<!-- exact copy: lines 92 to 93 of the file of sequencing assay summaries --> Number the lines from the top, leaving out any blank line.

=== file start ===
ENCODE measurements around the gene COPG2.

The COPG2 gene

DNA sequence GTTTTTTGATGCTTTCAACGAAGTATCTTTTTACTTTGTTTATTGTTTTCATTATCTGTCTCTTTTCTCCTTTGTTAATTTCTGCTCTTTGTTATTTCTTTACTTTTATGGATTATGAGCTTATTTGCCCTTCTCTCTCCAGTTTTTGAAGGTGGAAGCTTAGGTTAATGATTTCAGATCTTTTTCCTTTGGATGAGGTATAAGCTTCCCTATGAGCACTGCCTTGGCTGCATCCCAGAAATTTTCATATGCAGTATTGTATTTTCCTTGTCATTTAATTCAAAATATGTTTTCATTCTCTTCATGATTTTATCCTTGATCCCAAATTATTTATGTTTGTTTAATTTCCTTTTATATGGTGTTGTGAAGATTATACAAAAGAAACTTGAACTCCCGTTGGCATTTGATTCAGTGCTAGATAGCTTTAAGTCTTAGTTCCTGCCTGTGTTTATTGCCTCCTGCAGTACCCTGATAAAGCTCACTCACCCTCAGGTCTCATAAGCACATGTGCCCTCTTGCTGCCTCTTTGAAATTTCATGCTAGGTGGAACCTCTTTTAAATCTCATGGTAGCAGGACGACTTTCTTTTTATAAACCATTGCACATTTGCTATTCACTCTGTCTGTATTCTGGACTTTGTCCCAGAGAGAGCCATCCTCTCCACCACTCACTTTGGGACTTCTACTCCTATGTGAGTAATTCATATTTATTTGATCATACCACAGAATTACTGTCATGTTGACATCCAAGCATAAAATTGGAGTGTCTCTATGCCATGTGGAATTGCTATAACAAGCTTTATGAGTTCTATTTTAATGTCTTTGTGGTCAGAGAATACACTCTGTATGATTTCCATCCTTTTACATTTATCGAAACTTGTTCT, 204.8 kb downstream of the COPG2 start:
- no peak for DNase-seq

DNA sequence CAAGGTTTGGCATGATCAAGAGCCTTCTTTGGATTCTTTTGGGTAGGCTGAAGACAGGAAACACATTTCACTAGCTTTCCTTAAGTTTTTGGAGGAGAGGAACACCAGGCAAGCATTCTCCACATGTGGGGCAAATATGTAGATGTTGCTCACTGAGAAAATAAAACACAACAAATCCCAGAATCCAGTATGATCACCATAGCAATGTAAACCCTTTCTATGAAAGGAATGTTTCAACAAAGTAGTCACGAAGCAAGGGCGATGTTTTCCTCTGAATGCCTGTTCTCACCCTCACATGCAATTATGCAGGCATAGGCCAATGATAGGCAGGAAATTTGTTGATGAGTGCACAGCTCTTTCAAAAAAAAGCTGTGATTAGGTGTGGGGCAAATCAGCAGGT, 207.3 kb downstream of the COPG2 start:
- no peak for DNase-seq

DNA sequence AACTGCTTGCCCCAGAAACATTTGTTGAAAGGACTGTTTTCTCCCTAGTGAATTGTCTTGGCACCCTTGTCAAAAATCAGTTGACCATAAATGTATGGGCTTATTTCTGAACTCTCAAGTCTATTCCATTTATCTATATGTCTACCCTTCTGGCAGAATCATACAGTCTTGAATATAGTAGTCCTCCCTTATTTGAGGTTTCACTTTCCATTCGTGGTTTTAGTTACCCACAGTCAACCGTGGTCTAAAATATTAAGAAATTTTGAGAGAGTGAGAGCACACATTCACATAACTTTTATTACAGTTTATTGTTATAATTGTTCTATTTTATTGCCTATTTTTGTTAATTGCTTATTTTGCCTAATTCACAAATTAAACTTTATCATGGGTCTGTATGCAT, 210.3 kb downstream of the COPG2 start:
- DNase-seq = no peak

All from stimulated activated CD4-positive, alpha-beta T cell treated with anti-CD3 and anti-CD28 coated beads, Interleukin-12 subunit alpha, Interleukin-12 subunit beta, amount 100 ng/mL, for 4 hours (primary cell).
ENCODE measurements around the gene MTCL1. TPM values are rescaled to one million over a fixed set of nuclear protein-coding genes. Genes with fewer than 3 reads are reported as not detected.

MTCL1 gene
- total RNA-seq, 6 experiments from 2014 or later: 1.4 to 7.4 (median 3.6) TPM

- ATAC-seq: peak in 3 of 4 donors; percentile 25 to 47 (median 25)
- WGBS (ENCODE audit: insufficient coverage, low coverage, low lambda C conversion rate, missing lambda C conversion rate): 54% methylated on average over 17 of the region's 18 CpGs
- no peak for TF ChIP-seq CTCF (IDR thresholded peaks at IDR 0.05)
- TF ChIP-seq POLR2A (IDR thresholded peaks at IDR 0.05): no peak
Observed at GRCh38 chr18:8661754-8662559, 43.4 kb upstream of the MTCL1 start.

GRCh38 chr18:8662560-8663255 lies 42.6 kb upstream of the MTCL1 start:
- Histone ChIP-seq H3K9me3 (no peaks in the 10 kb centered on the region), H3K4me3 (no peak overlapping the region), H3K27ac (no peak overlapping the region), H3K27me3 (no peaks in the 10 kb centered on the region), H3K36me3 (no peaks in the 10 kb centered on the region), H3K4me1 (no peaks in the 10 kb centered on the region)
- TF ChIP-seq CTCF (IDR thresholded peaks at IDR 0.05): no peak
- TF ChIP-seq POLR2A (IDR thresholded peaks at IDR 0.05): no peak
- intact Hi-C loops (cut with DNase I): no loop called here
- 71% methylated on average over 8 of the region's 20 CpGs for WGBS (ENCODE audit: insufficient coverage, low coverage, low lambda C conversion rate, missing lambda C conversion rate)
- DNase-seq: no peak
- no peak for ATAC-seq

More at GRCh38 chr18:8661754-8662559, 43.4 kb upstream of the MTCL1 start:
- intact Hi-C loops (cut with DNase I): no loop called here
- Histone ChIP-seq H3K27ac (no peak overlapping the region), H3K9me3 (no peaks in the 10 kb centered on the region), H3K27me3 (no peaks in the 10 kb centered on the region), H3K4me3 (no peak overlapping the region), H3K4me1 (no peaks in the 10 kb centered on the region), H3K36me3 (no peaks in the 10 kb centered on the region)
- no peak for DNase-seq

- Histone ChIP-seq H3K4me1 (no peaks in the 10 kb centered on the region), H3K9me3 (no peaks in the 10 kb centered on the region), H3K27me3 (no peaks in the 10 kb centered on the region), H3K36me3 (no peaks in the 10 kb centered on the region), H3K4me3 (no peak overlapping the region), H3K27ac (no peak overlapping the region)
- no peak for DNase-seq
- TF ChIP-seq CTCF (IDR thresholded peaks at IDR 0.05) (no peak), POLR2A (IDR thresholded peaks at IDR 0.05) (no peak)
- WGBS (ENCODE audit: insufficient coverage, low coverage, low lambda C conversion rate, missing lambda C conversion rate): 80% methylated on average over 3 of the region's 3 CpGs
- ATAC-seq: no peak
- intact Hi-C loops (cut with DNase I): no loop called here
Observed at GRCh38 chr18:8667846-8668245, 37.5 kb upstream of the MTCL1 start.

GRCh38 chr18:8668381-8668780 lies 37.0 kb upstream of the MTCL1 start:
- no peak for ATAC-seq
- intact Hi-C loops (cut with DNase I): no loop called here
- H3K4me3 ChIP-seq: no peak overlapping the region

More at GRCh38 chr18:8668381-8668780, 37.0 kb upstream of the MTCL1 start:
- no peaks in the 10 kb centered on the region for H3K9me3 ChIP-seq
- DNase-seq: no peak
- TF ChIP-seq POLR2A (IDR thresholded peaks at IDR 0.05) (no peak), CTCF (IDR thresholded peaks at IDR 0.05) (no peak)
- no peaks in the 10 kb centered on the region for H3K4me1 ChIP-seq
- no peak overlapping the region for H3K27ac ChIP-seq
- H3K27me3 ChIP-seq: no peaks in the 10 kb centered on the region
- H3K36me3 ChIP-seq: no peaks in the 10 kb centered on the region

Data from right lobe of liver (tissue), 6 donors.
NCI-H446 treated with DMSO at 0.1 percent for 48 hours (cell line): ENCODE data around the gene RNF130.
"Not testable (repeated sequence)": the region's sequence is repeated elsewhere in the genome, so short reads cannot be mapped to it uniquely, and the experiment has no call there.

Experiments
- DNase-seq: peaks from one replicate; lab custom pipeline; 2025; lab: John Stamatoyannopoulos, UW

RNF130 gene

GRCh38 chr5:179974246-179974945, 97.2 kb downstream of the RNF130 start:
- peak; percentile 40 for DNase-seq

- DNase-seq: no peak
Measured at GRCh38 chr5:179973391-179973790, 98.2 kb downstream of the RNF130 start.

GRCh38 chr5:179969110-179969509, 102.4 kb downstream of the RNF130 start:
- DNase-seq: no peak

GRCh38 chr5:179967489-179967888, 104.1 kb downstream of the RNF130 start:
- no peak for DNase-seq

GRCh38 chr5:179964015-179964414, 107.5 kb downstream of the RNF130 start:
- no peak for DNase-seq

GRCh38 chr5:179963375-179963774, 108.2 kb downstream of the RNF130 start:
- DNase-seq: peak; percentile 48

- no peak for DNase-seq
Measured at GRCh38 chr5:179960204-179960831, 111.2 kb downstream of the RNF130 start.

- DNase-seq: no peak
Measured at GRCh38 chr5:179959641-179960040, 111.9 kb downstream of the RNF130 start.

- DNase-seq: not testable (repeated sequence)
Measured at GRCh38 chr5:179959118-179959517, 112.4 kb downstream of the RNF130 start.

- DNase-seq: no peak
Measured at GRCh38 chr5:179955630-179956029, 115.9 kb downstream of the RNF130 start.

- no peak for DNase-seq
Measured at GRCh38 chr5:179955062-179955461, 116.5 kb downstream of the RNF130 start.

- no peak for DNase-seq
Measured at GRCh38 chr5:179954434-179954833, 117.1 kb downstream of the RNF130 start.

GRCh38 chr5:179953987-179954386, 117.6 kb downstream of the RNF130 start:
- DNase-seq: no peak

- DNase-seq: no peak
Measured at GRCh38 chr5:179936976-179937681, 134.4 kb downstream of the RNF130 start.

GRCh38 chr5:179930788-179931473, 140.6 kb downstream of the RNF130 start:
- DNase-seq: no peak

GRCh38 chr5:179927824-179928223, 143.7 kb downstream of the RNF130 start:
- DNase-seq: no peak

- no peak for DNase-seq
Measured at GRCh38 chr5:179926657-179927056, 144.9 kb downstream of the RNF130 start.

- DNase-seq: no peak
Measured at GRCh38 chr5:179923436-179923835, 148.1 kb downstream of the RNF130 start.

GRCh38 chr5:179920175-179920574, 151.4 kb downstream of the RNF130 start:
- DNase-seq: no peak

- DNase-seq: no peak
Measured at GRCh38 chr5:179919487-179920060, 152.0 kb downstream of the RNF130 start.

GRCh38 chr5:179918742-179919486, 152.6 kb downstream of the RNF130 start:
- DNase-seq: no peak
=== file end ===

- DNase-seq: no peak

- DNase-seq: no peak